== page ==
Google is expected to release its latest tech advance to general audiences later this year: the wearable computer.
It’s basically a mini android computer mounted on an eyeglass frame, which allows the wearer to project a computer “screen” onto his or her field of vision. Glass users can ask for directions, translate a conversation in real time, take photos or videos, chat, or look up information on the go via voice commands to their headset. All of this is possible with a smartphone, obviously, but Google Glass is taking the next step toward integrating technology into our everyday interactions with the world.
The product has not been released to general audiences yet, but “Glass Explorers,” a group of people chosen to test Glass before their release, have been experimenting with them for about a year now. Among the Explorers are educators and artists whose innovations give us insight into the future of thinking and learning.
Take, for instance, a current installation at the Smithsonian’s National Portrait Gallery, described below:
Artist David Datunas’ “Portrait of America” contains over 2000 lenses arranged across a 12-foot American flag, each of which covers a tiny portrait of an important American. Datunas then used GPS locators to sync each of these images with added content, “so that when a viewer slips on Google Glass, and directs his gaze at a particular part of the flag, the device begins to play one of more than 50 video or audio clips—Barack Obama’s famous speech commemorating the 50th anniversary of the March on Washington on the steps of the Lincoln Memorial, a clip of an early Tom and Jerry cartoon.” (SmithsonianMag.com). Viewers can also interact with the art by saying something relevant, such as the name of one of the people featured, which will cue additional content. (Read more about the exhibit here).
This new device may not immediately change the landscape of art, but as this exhibit shows, it has the potential to help viewers personalize their experience and interact with pieces in an entirely new way. Google Glass makes it possible to follow your own train of thought, taking a piece of information or idea sparked by the art and linking it to web-based content through a unique, viewer-led path.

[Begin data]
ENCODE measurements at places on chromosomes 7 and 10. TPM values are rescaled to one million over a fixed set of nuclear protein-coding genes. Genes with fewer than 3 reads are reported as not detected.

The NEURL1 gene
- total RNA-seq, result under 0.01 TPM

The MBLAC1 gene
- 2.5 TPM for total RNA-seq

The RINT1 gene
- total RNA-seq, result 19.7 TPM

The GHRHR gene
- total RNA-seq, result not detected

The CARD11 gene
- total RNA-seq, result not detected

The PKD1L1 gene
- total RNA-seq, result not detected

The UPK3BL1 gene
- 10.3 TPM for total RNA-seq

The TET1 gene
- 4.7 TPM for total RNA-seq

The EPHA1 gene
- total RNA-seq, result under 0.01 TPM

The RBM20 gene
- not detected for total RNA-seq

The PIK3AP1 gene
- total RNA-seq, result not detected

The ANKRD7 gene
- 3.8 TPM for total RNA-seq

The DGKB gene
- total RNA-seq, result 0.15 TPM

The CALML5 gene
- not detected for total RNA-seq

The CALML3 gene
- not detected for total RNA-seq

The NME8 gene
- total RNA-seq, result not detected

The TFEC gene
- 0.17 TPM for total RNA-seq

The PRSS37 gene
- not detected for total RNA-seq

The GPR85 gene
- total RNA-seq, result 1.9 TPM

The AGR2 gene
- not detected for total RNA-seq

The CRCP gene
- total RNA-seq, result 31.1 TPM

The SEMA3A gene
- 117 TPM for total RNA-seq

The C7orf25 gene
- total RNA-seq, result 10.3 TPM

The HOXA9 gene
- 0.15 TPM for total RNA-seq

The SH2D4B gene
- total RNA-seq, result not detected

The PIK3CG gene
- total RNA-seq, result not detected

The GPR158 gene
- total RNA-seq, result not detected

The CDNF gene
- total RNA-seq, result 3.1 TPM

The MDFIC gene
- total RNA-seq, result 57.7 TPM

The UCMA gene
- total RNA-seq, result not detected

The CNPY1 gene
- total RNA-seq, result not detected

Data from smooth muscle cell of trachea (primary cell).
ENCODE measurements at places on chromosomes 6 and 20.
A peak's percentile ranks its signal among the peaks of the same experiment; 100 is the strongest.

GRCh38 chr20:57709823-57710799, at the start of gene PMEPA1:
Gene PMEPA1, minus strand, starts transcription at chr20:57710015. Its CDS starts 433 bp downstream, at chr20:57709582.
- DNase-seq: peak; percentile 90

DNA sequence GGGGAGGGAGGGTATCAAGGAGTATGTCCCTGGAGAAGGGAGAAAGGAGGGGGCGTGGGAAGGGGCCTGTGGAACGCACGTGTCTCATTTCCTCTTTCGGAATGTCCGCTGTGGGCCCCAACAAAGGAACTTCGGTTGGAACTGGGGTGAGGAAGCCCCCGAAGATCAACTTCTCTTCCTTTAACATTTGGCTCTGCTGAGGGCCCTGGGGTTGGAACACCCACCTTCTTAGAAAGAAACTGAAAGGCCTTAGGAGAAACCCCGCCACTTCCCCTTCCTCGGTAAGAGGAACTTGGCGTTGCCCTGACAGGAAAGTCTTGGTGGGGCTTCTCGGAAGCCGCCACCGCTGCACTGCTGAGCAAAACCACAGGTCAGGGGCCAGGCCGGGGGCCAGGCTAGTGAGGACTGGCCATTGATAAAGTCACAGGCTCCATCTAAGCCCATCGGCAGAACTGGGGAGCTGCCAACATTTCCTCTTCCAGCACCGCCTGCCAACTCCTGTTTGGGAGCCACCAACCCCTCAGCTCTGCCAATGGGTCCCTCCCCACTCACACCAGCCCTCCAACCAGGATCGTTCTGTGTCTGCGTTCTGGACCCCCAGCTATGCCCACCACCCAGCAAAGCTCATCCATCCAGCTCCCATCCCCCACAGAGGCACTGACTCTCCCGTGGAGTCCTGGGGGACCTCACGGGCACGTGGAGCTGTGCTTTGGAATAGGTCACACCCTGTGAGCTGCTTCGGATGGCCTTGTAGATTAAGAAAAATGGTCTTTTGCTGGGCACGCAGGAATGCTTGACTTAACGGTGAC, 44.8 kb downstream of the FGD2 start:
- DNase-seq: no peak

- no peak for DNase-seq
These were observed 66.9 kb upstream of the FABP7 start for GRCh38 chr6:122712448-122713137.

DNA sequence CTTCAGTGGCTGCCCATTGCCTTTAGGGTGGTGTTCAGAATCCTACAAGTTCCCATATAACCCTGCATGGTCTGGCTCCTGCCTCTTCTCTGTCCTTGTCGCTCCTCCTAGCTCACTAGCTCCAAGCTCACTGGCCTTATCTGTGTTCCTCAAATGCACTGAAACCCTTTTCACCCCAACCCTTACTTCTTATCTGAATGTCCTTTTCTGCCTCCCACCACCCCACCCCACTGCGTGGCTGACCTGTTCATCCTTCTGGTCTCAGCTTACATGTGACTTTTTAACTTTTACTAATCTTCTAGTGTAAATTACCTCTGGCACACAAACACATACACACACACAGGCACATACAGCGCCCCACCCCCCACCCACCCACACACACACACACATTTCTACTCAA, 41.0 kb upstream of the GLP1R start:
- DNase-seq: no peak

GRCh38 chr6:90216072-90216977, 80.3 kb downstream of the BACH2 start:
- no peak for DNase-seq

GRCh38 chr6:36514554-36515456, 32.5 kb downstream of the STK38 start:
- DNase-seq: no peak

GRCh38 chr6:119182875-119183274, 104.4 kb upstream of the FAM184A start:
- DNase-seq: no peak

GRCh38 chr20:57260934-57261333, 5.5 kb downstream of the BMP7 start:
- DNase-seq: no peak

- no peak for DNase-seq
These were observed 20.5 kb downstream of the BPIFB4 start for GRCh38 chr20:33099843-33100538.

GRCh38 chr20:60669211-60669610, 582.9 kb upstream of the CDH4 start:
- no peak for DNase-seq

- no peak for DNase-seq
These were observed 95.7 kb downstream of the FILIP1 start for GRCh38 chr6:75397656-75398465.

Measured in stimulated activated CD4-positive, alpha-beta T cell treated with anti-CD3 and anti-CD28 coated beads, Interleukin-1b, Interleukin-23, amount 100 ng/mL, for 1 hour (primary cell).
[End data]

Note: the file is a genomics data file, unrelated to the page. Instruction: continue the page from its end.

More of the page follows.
There seem to be obvious implications for learning and the classroom. How does school change when students can look up information with the simplest voice command? Or when they can snap photos or videotape what they’re learning instead of taking notes? What happens when teachers can see class (literally) through the eyes of their students?
Margaret Powers, a lower-school technology coordinator at the Episcopal Academy in Newtown Square, Pennsylvania, has been investigating these questions and recording her inquiry on her blog site: http://365daysofglass.com/.
Right now, it seems that most of Powers’ experimentation is with the video and photo features of Glass, and her blog site is full of short, fascinating clips of kids sharing their work or thought process via Glass recordings.
Powers told CNN: “It has been really interesting to try it because their perspective is so unique and different from ours, which is why I think (Glass) has a lot of potential with these age ranges,” she said. “To get just a few moments to see how they learn to do a math problem, or to get a sense of their vantage point is so great for teachers.”
This week, as we discuss critical thinking in the classroom, it’s helpful to keep our eyes on the future. Increased access to information and increased connectivity challenge us to consider the types of thinking and knowledge kids will need as they grow up in a rapidly changing tech-rich world.